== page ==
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I just spent the most boring hour of my life at Jiffy Lube, waiting for an oil change and car inspection. There were no magazines or pictures to look at, so I was stuck with my own thoughts. All around me, people were absorbed in their phones. Not even the three-year-old twins beside me offered a diversion, as they had their own screen to look at. My smartphone kept calling from my pocket—don’t forget me!—but I was determined not to fill the time with Instagram or Spider Solitaire.
What do you do when there’s nothing to do? I’m about to find out (about myself, at least). This Lent I’m going to create my own desert. I can’t head off to the Sahara, but after this morning, I figure it’ll be just as effective to turn off social media and use my phone as though it’s a flip phone. The first time I saw the desert where Jesus spent 40 days, I was struck by how very barren it is. Not a thing to look at that doesn’t look the same as what’s beside it. No water if you’re thirsty, no distraction, no nothing. All you can do is look up and yearn for God.
I want to turn to God in my longing, and that’s the whole point of the desert. If I’m hungry and my refrigerator is humming close by, I can grab something to eat. If I’m lonely and at home, I can talk to my husband or kids or call a friend. If I’m bored at Jiffy Lube, I can pick up my phone . . . .
Put me where there are no distractions, Lord, and help me turn to you!
There’s one consequence of this I hadn’t thought of: in the desert I’m creating, there’s no connection to Catholic on-line Lenten chats. The virtual book club I’d planned to start is off limits. I will not be able to talk on Facebook with any of you (sorry!). I will be forced to be alone with the Lord and my Bible.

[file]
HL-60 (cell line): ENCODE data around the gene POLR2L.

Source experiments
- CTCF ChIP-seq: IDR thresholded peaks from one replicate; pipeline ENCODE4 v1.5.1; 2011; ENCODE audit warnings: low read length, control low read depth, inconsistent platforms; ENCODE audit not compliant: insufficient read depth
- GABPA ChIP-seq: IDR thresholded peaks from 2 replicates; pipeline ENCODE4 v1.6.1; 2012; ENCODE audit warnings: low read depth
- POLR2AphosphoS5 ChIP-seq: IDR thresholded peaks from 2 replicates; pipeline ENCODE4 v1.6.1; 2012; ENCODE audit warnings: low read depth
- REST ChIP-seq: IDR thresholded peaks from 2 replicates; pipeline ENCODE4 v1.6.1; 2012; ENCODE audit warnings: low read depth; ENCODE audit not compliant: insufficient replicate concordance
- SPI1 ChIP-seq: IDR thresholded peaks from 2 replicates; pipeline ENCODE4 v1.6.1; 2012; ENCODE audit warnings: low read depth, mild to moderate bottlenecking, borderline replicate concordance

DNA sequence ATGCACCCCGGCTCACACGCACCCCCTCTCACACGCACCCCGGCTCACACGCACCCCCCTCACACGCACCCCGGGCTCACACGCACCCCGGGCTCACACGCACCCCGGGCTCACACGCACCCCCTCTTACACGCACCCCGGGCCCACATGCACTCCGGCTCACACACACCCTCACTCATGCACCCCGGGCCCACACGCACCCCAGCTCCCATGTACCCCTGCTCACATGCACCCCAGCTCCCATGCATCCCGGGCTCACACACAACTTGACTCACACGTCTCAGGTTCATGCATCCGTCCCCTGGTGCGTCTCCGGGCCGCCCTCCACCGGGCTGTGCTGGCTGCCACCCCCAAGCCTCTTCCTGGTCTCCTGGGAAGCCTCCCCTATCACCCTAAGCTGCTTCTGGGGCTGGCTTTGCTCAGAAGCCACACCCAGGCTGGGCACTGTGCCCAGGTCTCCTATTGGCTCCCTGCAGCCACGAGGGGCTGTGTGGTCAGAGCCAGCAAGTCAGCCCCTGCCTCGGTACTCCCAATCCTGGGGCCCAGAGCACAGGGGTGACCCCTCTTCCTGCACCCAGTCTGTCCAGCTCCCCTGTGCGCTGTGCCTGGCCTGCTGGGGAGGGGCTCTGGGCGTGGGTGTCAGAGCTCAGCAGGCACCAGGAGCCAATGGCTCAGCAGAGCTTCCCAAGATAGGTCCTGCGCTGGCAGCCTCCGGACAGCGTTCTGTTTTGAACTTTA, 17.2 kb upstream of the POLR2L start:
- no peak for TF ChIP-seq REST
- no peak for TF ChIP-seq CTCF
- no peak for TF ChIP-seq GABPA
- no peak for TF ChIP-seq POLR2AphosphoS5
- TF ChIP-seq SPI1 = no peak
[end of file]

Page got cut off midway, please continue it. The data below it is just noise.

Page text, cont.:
After getting over the initial shock of that idea, I look forward to the simplicity.
So what will I do for Lent?
Prayer, fasting, almsgiving. And Scripture. I’m going to home in on the Sunday readings, spend 40 days in the Word listening to the Lord. I will blog about the readings, for those who’d like to follow along. And if you’d like to use my 40-day plan, there’s a downloadable checklist here:
Every Sunday, the Church chooses the First Reading to go with the Gospel. Then the Psalm provides a bridge and our response. Sometimes (but not always) the Second Reading ties in as well. The connections are more obvious in Lent and Advent and on feast days, but they always are there. Lent is a good time to meditate on all the readings together.
Perhaps you are used to reflecting ahead of time on the Gospel. In my Lenten reading plan, you carry the Word with you into the following week. You can do this by meditating for as little as ten minutes a day. Take one reading at a time each day, then on Friday spend a little more time with the Lord. Review the Scriptures all together and ask Jesus, the Living Word, to speak through them into your life.
The checklist will help you keep on track. Feel free to make copies for friends you think would like to do it, too.
Some other ideas . . .
If you’d rather focus on a gospel, I created a daily Lenten reading plan for Luke (the gospel we’re going through in Year C) that takes you through Jesus’s life and ministry and into his passion, death, and resurrection just as we are celebrating those things as a Church. To journal as you go, record the date and passage read along with your observations, questions, what it means to your life and how you respond to God. You can download the Reading Checklist here: 40 Days thru Luke’s Gospel.
Or, you might want to follow the tried-and-true practice of reading the seven Penitential Psalms:
My Lenten journal, Create in Me a Clean Heart: Ten Minutes a Day in the Penitential Psalms, will guide you through a daily prayerful meditation on one of these psalms a week from Ash Wednesday to Easter. Available here.
Whatever you choose to do, I’d love to hear how it goes! If you want an answer, comment on this post or email me at email@example.com. I’ll be staying away from Facebook for a while.
Blessings on you as you read His word and draw closer to the Lord during Lent!
© 2019 Sarah Christmyer